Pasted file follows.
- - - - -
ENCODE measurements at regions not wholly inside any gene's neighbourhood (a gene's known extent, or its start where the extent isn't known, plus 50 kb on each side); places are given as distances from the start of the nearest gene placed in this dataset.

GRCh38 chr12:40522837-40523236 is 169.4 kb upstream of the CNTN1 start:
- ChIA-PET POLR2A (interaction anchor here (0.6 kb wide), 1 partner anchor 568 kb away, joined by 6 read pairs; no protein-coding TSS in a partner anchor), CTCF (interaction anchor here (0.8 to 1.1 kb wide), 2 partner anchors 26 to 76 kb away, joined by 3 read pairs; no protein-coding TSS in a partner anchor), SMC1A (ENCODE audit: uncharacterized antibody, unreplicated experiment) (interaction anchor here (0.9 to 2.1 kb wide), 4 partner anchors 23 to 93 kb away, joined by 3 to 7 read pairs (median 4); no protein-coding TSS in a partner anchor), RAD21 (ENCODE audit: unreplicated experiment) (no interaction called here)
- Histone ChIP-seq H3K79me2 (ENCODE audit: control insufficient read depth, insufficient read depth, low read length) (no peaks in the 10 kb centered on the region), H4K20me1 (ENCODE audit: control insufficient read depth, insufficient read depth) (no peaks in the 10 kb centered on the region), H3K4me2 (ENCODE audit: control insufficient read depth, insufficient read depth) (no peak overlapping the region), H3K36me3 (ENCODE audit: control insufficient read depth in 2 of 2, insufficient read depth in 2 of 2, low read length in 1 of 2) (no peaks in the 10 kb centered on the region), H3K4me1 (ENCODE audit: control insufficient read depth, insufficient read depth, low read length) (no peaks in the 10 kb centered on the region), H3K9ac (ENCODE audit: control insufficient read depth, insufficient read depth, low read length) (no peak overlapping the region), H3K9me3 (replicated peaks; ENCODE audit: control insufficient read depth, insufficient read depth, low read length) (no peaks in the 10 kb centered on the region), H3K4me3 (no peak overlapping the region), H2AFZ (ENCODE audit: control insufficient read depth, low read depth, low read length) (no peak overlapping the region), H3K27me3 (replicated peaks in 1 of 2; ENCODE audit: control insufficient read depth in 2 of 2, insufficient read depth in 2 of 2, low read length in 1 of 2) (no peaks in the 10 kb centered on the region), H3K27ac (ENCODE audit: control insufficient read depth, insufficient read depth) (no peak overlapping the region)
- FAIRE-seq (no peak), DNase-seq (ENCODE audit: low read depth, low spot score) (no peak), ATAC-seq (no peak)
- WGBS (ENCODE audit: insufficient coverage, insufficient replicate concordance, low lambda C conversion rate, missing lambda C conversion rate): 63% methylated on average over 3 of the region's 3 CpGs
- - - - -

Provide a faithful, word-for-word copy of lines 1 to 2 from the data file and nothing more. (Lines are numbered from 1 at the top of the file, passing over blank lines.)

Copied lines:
ENCODE measurements at regions not wholly inside any gene's neighbourhood (a gene's known extent, or its start where the extent isn't known, plus 50 kb on each side); places are given as distances from the start of the nearest gene placed in this dataset.

GRCh38 chr12:40522837-40523236 is 169.4 kb upstream of the CNTN1 start: